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Multidisciplinary cure is mainstream cancer treatment but cumbersomeRoche Diagnostics’ NTB app solves problem by gathering data, keeping track, examining treatment in one app method
  • By Park Gi-taek
  • Published 2020.04.21 17:09
  • Updated 2020.04.23 10:36
  • comments 0

“Cancer” is the area where multidisciplinary treatments are being made most vigorously. Various researches and the introduction of groundbreaking technologies have raised expectations about the “complete recovery” of cancer. However, the methods to diagnose and treat cancer have also become so much diversified and guidelines, accordingly complicated. It is never easy for doctors to grasp pouring information and provide “personalized healthcare” on their own. All the more so, under the Korean reality, which demands physicians to treat as many patients as possible and improve research performances. All this explains why the “multidisciplinary system” has taken roots in the cancer area since long ago. However, some point out that the multidisciplinary system is redundant. As there are no standardized systems, it requires a great deal of care, from preparing for conferences to arranging results in order. To resolve these problems, Roche Diagnostics Korea released Navify Tumor Board (NTB) late last year. Korea Biomedical Review met with Mike Yun, head of Clinical Decision Support, to talks about NTB.

Mike Yun, Digital Business Manager at Roche Diagnostics Korea

Question: What is NTB?
It is the first software program among the Roche Diagnostics’ cloud-based data integration platform, “NAVIFY” portfolios. Using this, you can integrate all data, including those concerning patients in the course of receiving multidisciplinary treatments and see the examples and results of similar patients at a glance. In talking about the multidisciplinary system currently, they have to risk the hassle of collecting different software items, such as PowerPoint, slide-only program, and CT-MRI programs, one by one.

NTB provides at-a-glance-view of all these in standardized ways. Cloud-based NTB allows users to use it through laptops and smartphones by entering their IDs and passwords in a web browser without installation.

Q: You said NTB helps customized cancer treatment.
A: It helps medical professionals diagnose and treat diseases through three apps. At first, the two apps, “Navify Clinical Trial Match app” and “Navify Publication Search app” help to find theses and clinical trials of the highest relevance to registered patients' data through natural language analysis. In the case of clinical trials, it finds data based on a database managed by the Ministry of Food and Drug Safety. In the case of publications, it searches material from publicly certified DB, such as Pub Med and ASCO. Besides, the “Navify Guideline app” provides NCCN guidelines, the most sought-after reference among oncologists.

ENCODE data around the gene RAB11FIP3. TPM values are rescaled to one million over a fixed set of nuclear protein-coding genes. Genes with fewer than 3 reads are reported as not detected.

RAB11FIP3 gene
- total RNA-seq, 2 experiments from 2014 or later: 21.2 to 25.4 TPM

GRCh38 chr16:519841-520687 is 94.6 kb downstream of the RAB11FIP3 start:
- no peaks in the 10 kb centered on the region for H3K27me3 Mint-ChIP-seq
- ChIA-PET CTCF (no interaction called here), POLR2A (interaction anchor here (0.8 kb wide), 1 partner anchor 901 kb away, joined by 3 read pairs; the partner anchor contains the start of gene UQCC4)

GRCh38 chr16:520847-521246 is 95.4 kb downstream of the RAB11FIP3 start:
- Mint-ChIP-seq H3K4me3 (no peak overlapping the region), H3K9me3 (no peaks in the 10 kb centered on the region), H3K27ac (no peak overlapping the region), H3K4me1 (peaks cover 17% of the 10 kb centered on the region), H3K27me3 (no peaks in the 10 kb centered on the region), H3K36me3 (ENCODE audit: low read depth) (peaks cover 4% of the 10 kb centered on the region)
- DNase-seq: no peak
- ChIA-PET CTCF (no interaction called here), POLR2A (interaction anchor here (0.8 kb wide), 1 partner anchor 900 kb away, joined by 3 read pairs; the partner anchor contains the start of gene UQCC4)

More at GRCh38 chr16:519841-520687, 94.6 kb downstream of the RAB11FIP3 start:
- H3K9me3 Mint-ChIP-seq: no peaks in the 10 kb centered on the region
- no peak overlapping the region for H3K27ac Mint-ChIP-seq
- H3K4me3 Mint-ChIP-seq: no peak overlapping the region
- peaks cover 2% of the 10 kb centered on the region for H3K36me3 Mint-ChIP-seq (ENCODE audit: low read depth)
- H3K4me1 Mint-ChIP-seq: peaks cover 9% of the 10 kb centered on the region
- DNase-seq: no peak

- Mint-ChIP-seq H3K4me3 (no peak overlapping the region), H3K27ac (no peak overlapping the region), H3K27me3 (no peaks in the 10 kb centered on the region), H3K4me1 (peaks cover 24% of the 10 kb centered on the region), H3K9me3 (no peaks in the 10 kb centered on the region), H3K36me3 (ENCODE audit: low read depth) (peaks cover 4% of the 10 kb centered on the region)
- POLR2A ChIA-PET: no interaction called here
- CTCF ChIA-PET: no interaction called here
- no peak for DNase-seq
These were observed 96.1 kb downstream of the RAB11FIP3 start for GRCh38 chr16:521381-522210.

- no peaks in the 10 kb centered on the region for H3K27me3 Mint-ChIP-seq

Q: Explain how to use it in detail, please.
A: NTB’s operation starts with the input of patient data. By connecting it to electronic medical records (EMR), users can bring patient data automatically. Then a Tumorboard is created. If users input basic information, including patients’ clinical stage and medical history, they can confirm diagnosis and test contents at a glance. If the users input keywords through the Navify Clinical Trial Match app, they can see clinical trials available in Korea (standards, implementing agencies and contact information). Navify Publication Search app helps to find publications needed for discussion automatically. With the tool of NTB, users can integrate various information and discuss treatment strategies from multiple aspects.

Q: Can Korean medical institutions use NTB anytime they want?
A: That’s right. If the NTB and EMR are not integrated, however, they should take the trouble of inputting data on manual. Currently, some general hospitals here are having tests underway. Some said they found the web-based tool somewhat awkward, but a far larger number of testers replied it was convenient by processing all things in one app.

Q: Medical institutions will likely make a cost-benefit analysis.
A: We are discussing the cost issue with the headquarter office. This year, we are focusing on confirming consumers’ feedbacks and user convenience. We are also considering introducing a subscription system based on the period of use and the number of users. NTB can create meaningful data according to global standards. It also enhances administrative efficiency. At Hospital del Mar in Spain, for example, oncologists could save their time to prepare data by 53 percent when they used the Navify Tumor Board. Medical professionals can use the saved time for treating patients.

Q: What are hurdles you’ll have to surmount to make NTB take roots in Korea?
A: We need to reinvigorate process-centered discussion a little more. Previously, discussions were made by centering on results. We need to create a culture in which people make significant decisions by making the most of apps and information. However, I am sure that NTB will expand its presence because a cloud-based tool is a prerequisite for handling a large volume of medical information.


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